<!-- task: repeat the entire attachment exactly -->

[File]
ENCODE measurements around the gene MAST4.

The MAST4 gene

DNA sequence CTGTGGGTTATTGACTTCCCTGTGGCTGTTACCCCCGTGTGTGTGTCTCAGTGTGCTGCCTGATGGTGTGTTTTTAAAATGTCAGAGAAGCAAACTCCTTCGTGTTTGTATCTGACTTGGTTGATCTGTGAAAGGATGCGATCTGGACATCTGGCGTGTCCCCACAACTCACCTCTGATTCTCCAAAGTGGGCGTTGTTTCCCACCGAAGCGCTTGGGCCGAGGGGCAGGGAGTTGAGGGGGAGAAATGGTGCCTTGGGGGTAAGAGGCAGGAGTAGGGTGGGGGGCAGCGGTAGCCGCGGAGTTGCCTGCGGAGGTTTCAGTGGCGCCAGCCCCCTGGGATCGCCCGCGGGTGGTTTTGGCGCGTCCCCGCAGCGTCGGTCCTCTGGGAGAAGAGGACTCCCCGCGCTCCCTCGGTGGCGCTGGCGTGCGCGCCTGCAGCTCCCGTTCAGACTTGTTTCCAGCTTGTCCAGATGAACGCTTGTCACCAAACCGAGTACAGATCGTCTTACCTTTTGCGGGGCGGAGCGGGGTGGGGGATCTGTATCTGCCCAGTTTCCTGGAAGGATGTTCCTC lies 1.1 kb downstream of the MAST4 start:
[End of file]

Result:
ENCODE measurements around the gene MAST4.

The MAST4 gene

DNA sequence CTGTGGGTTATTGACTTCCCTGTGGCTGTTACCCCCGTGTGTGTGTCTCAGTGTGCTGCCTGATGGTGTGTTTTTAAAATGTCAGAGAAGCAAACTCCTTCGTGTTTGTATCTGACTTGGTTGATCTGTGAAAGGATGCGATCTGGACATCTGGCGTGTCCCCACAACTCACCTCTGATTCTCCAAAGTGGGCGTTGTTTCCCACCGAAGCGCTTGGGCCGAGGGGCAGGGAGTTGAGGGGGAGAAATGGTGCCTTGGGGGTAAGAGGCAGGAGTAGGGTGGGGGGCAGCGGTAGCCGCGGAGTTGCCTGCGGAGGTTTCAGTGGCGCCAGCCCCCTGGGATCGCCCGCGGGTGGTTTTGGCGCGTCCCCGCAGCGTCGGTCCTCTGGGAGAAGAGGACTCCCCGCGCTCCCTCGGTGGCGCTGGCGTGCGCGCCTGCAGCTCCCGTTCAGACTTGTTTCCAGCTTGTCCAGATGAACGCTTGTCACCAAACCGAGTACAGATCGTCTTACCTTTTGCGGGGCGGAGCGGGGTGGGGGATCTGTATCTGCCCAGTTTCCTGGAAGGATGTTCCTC lies 1.1 kb downstream of the MAST4 start: